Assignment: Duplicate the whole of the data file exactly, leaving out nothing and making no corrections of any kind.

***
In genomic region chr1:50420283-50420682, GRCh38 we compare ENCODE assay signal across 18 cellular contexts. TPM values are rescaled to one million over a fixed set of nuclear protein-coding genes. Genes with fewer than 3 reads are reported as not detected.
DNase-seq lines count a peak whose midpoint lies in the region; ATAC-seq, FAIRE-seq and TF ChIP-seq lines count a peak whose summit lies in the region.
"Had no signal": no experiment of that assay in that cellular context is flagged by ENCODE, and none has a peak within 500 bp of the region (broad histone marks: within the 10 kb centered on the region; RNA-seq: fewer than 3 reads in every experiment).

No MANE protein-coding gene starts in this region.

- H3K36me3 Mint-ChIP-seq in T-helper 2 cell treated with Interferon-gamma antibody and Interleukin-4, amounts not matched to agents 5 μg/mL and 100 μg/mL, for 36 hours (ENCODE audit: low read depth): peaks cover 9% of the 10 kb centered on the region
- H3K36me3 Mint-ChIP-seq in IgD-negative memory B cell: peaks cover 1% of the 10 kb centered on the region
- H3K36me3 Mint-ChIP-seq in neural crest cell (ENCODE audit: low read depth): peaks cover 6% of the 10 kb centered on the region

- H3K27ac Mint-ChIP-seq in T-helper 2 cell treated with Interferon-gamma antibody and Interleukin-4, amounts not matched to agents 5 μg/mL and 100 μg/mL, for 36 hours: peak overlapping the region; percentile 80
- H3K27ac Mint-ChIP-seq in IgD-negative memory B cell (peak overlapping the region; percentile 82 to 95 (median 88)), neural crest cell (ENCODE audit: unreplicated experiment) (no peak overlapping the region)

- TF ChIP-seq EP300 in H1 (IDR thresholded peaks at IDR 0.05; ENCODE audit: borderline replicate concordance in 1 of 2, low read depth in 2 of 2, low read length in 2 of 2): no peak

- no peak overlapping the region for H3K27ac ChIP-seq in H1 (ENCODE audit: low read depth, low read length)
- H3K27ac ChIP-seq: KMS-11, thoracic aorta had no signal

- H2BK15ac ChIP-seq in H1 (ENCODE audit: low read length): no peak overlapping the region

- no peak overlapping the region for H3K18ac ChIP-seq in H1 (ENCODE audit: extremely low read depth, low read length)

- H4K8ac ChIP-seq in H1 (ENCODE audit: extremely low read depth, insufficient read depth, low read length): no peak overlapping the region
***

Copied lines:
In genomic region chr1:50420283-50420682, GRCh38 we compare ENCODE assay signal across 18 cellular contexts. TPM values are rescaled to one million over a fixed set of nuclear protein-coding genes. Genes with fewer than 3 reads are reported as not detected.
DNase-seq lines count a peak whose midpoint lies in the region; ATAC-seq, FAIRE-seq and TF ChIP-seq lines count a peak whose summit lies in the region.
"Had no signal": no experiment of that assay in that cellular context is flagged by ENCODE, and none has a peak within 500 bp of the region (broad histone marks: within the 10 kb centered on the region; RNA-seq: fewer than 3 reads in every experiment).

No MANE protein-coding gene starts in this region.

- H3K36me3 Mint-ChIP-seq in T-helper 2 cell treated with Interferon-gamma antibody and Interleukin-4, amounts not matched to agents 5 μg/mL and 100 μg/mL, for 36 hours (ENCODE audit: low read depth): peaks cover 9% of the 10 kb centered on the region
- H3K36me3 Mint-ChIP-seq in IgD-negative memory B cell: peaks cover 1% of the 10 kb centered on the region
- H3K36me3 Mint-ChIP-seq in neural crest cell (ENCODE audit: low read depth): peaks cover 6% of the 10 kb centered on the region

- H3K27ac Mint-ChIP-seq in T-helper 2 cell treated with Interferon-gamma antibody and Interleukin-4, amounts not matched to agents 5 μg/mL and 100 μg/mL, for 36 hours: peak overlapping the region; percentile 80
- H3K27ac Mint-ChIP-seq in IgD-negative memory B cell (peak overlapping the region; percentile 82 to 95 (median 88)), neural crest cell (ENCODE audit: unreplicated experiment) (no peak overlapping the region)

- TF ChIP-seq EP300 in H1 (IDR thresholded peaks at IDR 0.05; ENCODE audit: borderline replicate concordance in 1 of 2, low read depth in 2 of 2, low read length in 2 of 2): no peak

- no peak overlapping the region for H3K27ac ChIP-seq in H1 (ENCODE audit: low read depth, low read length)
- H3K27ac ChIP-seq: KMS-11, thoracic aorta had no signal

- H2BK15ac ChIP-seq in H1 (ENCODE audit: low read length): no peak overlapping the region

- no peak overlapping the region for H3K18ac ChIP-seq in H1 (ENCODE audit: extremely low read depth, low read length)

- H4K8ac ChIP-seq in H1 (ENCODE audit: extremely low read depth, insufficient read depth, low read length): no peak overlapping the region